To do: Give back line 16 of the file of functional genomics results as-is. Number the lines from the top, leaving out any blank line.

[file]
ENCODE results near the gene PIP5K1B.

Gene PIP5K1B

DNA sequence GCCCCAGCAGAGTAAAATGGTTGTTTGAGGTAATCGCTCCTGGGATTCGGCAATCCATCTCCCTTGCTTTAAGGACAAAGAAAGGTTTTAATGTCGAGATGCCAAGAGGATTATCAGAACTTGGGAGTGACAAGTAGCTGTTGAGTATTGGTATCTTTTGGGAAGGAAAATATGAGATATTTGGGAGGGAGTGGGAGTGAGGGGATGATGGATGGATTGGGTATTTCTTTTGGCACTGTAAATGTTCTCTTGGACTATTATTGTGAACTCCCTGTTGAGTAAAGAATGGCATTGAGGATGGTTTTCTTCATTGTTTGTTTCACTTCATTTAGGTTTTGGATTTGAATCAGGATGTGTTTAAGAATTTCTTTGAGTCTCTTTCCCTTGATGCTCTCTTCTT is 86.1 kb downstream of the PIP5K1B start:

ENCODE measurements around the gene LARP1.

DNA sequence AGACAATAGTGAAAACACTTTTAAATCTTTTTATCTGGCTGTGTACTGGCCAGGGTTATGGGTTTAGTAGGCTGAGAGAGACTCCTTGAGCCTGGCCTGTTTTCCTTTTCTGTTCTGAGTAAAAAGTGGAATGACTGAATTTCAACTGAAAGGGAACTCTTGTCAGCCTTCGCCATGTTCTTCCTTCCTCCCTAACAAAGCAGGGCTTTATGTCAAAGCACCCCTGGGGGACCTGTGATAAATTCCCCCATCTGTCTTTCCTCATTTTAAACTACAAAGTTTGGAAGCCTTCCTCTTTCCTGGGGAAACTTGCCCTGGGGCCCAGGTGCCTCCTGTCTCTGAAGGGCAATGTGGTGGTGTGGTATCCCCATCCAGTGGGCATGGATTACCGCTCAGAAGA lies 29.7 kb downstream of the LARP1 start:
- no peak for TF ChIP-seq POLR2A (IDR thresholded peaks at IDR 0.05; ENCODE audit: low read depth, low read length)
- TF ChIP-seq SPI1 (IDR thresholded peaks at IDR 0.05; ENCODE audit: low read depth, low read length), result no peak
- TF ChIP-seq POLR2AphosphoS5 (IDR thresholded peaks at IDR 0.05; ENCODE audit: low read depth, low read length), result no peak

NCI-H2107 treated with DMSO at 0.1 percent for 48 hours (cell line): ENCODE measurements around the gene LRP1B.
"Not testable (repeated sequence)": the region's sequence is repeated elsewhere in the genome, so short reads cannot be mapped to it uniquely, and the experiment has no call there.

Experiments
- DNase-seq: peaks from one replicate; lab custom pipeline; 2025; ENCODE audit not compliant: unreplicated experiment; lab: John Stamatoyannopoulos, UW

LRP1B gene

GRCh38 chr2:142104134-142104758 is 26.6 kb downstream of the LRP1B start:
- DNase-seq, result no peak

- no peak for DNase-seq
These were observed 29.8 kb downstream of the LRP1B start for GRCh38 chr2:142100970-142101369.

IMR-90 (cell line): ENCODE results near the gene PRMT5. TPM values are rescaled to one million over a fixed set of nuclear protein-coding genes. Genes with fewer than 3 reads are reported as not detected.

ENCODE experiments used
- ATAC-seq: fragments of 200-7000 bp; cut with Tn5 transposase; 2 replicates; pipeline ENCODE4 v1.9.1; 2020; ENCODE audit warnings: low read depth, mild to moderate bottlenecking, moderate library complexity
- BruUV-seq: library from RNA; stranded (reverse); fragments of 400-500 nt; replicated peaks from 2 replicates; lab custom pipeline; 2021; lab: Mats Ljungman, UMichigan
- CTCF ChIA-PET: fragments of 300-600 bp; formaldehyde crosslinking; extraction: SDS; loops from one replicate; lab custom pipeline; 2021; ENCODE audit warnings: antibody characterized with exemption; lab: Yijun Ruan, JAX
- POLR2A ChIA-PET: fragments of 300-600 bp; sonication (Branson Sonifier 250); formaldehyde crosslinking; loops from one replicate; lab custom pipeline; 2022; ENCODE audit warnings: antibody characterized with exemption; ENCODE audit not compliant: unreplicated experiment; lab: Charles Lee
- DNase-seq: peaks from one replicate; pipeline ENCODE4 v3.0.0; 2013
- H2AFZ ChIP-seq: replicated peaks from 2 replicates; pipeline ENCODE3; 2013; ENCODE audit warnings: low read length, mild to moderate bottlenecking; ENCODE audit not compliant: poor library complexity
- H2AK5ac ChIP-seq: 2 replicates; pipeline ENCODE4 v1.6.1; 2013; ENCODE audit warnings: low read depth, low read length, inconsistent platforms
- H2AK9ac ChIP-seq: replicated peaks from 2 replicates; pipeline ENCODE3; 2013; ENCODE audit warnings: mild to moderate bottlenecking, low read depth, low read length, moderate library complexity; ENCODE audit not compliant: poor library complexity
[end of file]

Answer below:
- no peak for DNase-seq